To begin with it has nothing to do with archaism, with the salvaging of obsolete words and turns of speech, or with the setting up of a "standard English" which must never be departed from. On the contrary, it is especially concerned with the scrapping of every word or idiom which has outworn its usefulness. It has nothing to do with correct grammar and syntax, which are of no importance so long as one makes one's meaning clear, or with the avoidance of Americanisms, or with having what is called a "good prose style." On the other hand, it is not concerned with fake simplicity and the attempt to make written English colloquial. Nor does it even imply in every case preferring the Saxon word to the Latin one, though it does imply using the fewest and shortest words that will cover one's meaning. What is above all needed is to let the meaning choose the word, and not the other way around. In prose, the worst thing one can do with words is surrender to them. When you think of a concrete object, you think wordlessly, and then, if you want to describe the thing you have been visualizing you probably hunt about until you find the exact words that seem to fit it. When you think of something abstract you are more inclined to use words from the start, and unless you make a conscious effort to prevent it, the existing dialect will come rushing in and do the job for you, at the expense of blurring or even changing your meaning. Probably it is better to put off using words as long as possible and get one's meaning as clear as one can through pictures and sensations. Afterward one can choose -- not simply accept -- the phrases that will best cover the meaning, and then switch round and decide what impressions one's words are likely to make on another person. This last effort of the mind cuts out all stale or mixed images, all prefabricated phrases, needless repetitions, and humbug and vagueness generally. But one can often be in doubt about the effect of a word or a phrase, and one needs rules that one can rely on when instinct fails. I think the following rules will cover most cases:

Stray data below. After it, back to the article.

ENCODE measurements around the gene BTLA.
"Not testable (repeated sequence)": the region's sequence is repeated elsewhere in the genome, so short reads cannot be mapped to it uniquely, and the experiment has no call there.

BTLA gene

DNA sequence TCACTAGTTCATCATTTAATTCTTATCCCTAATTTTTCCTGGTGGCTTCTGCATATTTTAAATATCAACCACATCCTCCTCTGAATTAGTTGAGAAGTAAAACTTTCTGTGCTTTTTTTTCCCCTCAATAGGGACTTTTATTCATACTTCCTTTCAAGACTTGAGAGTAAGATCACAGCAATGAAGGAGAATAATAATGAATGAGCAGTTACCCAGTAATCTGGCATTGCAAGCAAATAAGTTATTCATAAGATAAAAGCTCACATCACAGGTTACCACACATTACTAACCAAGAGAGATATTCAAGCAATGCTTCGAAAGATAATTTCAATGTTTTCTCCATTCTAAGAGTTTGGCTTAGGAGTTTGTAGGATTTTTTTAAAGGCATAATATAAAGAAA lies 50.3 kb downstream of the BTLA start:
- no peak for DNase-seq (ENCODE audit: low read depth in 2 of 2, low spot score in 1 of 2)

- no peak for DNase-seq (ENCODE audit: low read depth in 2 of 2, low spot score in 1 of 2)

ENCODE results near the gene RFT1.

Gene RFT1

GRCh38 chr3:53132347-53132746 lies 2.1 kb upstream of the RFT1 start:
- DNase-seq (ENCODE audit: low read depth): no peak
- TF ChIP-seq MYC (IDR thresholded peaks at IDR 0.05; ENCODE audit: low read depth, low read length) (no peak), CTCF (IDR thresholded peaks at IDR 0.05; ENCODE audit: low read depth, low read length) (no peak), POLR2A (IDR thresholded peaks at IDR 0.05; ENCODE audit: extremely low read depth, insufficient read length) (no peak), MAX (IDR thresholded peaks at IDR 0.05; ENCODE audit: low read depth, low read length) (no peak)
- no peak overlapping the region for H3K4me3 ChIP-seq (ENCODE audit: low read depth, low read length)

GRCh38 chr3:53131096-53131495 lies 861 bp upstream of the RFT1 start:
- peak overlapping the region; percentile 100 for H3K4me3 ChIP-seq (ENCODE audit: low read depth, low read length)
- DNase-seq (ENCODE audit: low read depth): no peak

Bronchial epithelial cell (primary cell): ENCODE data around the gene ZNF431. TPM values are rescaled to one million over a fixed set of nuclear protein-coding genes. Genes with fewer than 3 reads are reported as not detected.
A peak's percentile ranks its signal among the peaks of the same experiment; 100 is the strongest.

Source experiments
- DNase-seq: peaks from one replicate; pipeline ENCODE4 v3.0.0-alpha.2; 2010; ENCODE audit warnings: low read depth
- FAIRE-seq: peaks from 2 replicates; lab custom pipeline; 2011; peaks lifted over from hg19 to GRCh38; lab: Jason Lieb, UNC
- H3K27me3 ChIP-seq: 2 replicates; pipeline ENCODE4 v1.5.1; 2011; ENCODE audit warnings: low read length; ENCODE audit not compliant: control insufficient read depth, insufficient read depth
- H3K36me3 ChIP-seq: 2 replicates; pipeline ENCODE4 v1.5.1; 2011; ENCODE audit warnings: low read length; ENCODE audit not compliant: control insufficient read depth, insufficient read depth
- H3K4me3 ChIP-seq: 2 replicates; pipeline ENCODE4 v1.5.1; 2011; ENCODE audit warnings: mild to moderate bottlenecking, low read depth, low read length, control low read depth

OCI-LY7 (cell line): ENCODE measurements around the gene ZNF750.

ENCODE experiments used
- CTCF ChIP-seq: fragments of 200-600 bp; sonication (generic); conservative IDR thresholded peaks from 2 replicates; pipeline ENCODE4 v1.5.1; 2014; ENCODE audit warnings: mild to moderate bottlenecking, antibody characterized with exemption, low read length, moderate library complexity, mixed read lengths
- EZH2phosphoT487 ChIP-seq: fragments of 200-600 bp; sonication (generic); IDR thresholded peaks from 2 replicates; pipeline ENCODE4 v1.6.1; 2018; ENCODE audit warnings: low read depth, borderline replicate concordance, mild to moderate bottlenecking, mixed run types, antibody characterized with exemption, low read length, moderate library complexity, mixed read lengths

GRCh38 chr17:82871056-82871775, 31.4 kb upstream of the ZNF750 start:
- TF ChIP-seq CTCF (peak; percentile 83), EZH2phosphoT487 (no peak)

(i) Never use a metaphor, simile, or other figure of speech which you are used to seeing in print.